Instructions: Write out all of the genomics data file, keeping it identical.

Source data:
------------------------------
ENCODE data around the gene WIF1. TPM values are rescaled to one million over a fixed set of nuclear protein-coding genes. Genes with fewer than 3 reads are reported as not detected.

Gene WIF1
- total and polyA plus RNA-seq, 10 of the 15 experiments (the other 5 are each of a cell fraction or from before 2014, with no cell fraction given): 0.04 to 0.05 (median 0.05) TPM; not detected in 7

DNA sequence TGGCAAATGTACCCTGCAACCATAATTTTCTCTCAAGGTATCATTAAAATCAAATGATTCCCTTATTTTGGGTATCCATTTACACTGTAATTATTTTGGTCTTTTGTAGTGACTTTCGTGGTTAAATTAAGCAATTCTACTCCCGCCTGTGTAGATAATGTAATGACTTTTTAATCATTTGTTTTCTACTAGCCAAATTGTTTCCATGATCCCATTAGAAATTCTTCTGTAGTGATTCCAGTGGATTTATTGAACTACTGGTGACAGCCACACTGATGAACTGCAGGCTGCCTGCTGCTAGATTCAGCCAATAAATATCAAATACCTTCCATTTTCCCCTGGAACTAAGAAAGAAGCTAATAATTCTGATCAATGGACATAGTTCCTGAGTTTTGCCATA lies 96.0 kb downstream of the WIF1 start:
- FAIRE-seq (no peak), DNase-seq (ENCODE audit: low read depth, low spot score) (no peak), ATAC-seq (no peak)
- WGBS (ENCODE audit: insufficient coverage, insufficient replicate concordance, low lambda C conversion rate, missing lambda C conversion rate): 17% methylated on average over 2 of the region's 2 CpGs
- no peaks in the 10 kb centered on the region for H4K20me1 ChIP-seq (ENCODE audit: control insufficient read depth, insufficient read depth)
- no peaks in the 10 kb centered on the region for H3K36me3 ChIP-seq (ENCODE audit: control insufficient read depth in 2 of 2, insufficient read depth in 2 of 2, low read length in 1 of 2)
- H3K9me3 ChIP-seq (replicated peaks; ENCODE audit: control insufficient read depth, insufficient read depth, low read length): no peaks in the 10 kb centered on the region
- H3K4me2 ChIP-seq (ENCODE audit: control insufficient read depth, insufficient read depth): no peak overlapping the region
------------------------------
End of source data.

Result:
ENCODE data around the gene WIF1. TPM values are rescaled to one million over a fixed set of nuclear protein-coding genes. Genes with fewer than 3 reads are reported as not detected.

Gene WIF1
- total and polyA plus RNA-seq, 10 of the 15 experiments (the other 5 are each of a cell fraction or from before 2014, with no cell fraction given): 0.04 to 0.05 (median 0.05) TPM; not detected in 7

DNA sequence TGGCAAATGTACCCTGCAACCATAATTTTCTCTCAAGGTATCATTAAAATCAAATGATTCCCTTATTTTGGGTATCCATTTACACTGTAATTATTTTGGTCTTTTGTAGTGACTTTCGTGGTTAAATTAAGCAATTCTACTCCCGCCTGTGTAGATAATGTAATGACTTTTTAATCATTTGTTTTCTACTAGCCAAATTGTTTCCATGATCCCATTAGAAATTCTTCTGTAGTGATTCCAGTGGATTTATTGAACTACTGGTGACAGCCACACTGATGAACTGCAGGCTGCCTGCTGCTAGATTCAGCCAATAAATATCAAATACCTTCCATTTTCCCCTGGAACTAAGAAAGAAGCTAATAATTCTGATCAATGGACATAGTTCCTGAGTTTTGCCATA lies 96.0 kb downstream of the WIF1 start:
- FAIRE-seq (no peak), DNase-seq (ENCODE audit: low read depth, low spot score) (no peak), ATAC-seq (no peak)
- WGBS (ENCODE audit: insufficient coverage, insufficient replicate concordance, low lambda C conversion rate, missing lambda C conversion rate): 17% methylated on average over 2 of the region's 2 CpGs
- no peaks in the 10 kb centered on the region for H4K20me1 ChIP-seq (ENCODE audit: control insufficient read depth, insufficient read depth)
- no peaks in the 10 kb centered on the region for H3K36me3 ChIP-seq (ENCODE audit: control insufficient read depth in 2 of 2, insufficient read depth in 2 of 2, low read length in 1 of 2)
- H3K9me3 ChIP-seq (replicated peaks; ENCODE audit: control insufficient read depth, insufficient read depth, low read length): no peaks in the 10 kb centered on the region
- H3K4me2 ChIP-seq (ENCODE audit: control insufficient read depth, insufficient read depth): no peak overlapping the region